Gold prices are set to rise next week, buoyed by a sluggish US economy, ECB stimulus and uncertainty about when exactly the US central bank will raise rates.
Traders will be tracking the Bank of England (BoE), European Central Bank (ECB) and Bank of Canada monetary policy meetings through the week.
The ECB, on 5 March, could clarify as to when it will start making purchases and on how fast it intends to boost its balance sheet. The ECB has said it would roll out its bond-buying programme in March.
Bart Melek, head of commodity strategy at TD Securities, told Kitco News that recent data showed that the US economy started the year on a slower note. He added that there were risks that economic data continues to disappoint. He said that will shift expectations of when the US Federal Reserve will be able to raise interest rates.
Looking at the technicals, Melek said that a convincing break above $1,216 an ounce could lead to a test of $1,230 an ounce.
Colin Cieszynski, senior market analyst at CMC Markets, told Kitco that the traders will turn their focus on ECB quantitative easing. He added that if the markets focus on Europe then investors can expect a gold rally alongside a US dollar rally.
George Gero, vice-president and precious-metals strategist with RBC Capital Markets Global Futures, said he was bullish about gold next week because it was still not clear as to when the US central bank will raise rates.
Gero said data published next week will be scrutinised to determine if it supports the Fed's view that the US economy is recovering and if it can handle a rate increase cycle.
Ronald-Peter Stoeferle, fund manager at Incrementum and author of the In Gold We Trust report, said he expected some headwinds next week, mostly because gold has been unable to build any solid momentum. He added that negative interest rates in the euro alone should provide strong support for prices.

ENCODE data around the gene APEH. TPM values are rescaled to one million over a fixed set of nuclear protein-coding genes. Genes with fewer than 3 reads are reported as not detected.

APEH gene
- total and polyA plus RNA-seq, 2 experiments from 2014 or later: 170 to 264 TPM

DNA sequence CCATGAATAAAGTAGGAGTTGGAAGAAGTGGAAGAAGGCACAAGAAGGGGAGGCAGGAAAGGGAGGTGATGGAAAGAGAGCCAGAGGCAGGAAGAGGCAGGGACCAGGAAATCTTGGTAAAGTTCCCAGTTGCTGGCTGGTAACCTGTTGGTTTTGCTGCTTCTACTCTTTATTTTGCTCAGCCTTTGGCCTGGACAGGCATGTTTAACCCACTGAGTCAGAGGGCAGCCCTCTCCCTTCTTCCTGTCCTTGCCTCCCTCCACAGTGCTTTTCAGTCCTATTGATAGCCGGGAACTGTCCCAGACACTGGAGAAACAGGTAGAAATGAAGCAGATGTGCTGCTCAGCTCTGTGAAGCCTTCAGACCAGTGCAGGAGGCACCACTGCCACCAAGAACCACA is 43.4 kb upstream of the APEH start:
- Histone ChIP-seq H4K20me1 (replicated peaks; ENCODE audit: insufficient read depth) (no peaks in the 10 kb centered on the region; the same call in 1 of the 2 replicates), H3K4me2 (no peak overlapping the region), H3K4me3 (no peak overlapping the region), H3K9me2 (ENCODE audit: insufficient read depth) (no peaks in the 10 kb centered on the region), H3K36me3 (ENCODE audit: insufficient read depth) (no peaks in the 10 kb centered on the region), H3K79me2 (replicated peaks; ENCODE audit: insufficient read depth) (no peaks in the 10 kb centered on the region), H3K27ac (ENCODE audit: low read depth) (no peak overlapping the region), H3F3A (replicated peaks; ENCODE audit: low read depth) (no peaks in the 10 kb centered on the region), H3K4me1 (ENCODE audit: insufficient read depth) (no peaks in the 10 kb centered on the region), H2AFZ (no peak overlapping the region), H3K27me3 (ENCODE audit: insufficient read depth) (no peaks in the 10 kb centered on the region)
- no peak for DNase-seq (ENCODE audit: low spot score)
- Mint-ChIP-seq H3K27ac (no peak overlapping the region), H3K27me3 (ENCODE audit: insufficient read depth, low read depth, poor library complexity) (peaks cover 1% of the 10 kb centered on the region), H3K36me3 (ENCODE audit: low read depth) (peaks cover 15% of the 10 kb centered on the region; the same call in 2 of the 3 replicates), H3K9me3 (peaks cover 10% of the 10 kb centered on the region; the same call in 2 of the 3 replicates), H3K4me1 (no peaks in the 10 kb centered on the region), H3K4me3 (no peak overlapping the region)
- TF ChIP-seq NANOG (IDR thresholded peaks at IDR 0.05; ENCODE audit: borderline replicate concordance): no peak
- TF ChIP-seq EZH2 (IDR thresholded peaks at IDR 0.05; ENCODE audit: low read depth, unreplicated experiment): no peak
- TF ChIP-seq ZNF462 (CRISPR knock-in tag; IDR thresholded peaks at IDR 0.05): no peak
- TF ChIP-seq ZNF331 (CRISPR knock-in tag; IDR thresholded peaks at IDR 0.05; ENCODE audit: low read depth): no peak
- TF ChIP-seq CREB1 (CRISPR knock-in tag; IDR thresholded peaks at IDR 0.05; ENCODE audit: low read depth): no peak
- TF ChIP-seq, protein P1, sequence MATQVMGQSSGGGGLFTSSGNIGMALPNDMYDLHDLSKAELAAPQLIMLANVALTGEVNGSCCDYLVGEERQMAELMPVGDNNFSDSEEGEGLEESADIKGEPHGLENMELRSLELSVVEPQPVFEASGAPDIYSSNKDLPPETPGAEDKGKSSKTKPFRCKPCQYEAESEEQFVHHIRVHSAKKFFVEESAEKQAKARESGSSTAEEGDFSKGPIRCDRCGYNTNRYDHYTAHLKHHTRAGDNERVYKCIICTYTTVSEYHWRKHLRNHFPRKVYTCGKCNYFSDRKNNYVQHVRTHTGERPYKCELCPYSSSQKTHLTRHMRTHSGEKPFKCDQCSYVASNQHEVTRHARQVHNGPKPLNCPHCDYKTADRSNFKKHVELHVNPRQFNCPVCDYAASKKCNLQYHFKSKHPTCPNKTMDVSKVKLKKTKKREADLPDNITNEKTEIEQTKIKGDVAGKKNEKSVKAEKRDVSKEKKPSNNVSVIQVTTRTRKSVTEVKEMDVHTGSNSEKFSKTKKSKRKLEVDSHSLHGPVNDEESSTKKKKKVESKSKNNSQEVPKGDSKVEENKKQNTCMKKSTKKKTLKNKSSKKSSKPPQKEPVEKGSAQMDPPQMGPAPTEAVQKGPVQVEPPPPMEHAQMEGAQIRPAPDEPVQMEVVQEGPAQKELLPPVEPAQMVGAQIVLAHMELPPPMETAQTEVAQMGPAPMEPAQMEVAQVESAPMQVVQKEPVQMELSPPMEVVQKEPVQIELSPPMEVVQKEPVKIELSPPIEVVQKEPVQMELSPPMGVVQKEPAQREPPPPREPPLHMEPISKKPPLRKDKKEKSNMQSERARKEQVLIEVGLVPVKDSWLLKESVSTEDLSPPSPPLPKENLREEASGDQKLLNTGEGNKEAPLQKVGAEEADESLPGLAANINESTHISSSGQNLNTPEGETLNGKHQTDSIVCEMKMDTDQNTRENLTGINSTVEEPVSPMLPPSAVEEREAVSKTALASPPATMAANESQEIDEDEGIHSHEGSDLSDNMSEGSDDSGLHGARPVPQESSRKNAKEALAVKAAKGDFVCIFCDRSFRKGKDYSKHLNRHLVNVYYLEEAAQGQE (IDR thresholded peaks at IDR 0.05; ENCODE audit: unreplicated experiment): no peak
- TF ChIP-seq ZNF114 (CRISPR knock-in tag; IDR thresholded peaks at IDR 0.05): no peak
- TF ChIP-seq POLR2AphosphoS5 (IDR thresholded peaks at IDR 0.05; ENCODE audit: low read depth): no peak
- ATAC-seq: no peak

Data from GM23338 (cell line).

Stoeferle said while gold could dip next week against the greenback, the precious metal could still remain strong in terms of the euro and the Japanese yen, which should continue to attract long-term investors.
But Stoeferle added that investors must track economic data to determine whether the American economy is facing deflationary pressures.
Capital Economics said in a note: "Metals prices have shown some of the largest gains in the past week, benefiting from some better news on the global economy including stronger manufacturing PMI surveys in China and the eurozone. Gold prices have been stable despite fading fears of an imminent Greek exit from the single currency and signs that the Fed is ready to raise US interest rates in June...
"...as long as any US interest rate hikes are gradual and balanced by stronger economic growth, we do not see them as a major problem for commodity markets. In the meantime, meetings of the Bank of England and the ECB, both on Thursday, should underline the prospects of an extended period of ultra-loose monetary policy in Europe."
US gold futures for delivery in April added $3 to finish at $1,213.10 an ounce on 27 February
Prices gained $9.60 or 0.8% for the week as a whole.